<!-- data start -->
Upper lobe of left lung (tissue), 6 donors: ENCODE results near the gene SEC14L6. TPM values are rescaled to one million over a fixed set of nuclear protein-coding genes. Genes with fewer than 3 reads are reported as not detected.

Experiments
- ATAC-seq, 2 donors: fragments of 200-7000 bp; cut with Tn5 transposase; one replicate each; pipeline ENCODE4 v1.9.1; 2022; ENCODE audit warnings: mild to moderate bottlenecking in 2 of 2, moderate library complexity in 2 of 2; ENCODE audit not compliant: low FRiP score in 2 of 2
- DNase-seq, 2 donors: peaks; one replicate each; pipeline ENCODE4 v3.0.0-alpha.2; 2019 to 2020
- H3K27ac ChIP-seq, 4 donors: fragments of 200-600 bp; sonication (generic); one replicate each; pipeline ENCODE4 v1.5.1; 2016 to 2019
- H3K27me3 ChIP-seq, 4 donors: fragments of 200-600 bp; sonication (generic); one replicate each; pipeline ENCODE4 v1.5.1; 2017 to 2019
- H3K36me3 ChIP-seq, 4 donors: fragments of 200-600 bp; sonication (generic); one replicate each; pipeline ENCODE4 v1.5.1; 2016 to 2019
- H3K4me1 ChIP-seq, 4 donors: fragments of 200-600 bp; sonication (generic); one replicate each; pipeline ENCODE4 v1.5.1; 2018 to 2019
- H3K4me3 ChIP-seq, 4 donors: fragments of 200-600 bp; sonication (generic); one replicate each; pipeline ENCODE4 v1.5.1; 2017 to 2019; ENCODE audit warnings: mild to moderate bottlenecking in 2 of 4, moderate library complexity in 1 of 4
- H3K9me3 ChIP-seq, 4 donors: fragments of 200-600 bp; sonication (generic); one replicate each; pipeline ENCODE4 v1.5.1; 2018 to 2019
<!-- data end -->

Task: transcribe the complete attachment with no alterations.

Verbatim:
Upper lobe of left lung (tissue), 6 donors: ENCODE results near the gene SEC14L6. TPM values are rescaled to one million over a fixed set of nuclear protein-coding genes. Genes with fewer than 3 reads are reported as not detected.

Experiments
- ATAC-seq, 2 donors: fragments of 200-7000 bp; cut with Tn5 transposase; one replicate each; pipeline ENCODE4 v1.9.1; 2022; ENCODE audit warnings: mild to moderate bottlenecking in 2 of 2, moderate library complexity in 2 of 2; ENCODE audit not compliant: low FRiP score in 2 of 2
- DNase-seq, 2 donors: peaks; one replicate each; pipeline ENCODE4 v3.0.0-alpha.2; 2019 to 2020
- H3K27ac ChIP-seq, 4 donors: fragments of 200-600 bp; sonication (generic); one replicate each; pipeline ENCODE4 v1.5.1; 2016 to 2019
- H3K27me3 ChIP-seq, 4 donors: fragments of 200-600 bp; sonication (generic); one replicate each; pipeline ENCODE4 v1.5.1; 2017 to 2019
- H3K36me3 ChIP-seq, 4 donors: fragments of 200-600 bp; sonication (generic); one replicate each; pipeline ENCODE4 v1.5.1; 2016 to 2019
- H3K4me1 ChIP-seq, 4 donors: fragments of 200-600 bp; sonication (generic); one replicate each; pipeline ENCODE4 v1.5.1; 2018 to 2019
- H3K4me3 ChIP-seq, 4 donors: fragments of 200-600 bp; sonication (generic); one replicate each; pipeline ENCODE4 v1.5.1; 2017 to 2019; ENCODE audit warnings: mild to moderate bottlenecking in 2 of 4, moderate library complexity in 1 of 4
- H3K9me3 ChIP-seq, 4 donors: fragments of 200-600 bp; sonication (generic); one replicate each; pipeline ENCODE4 v1.5.1; 2018 to 2019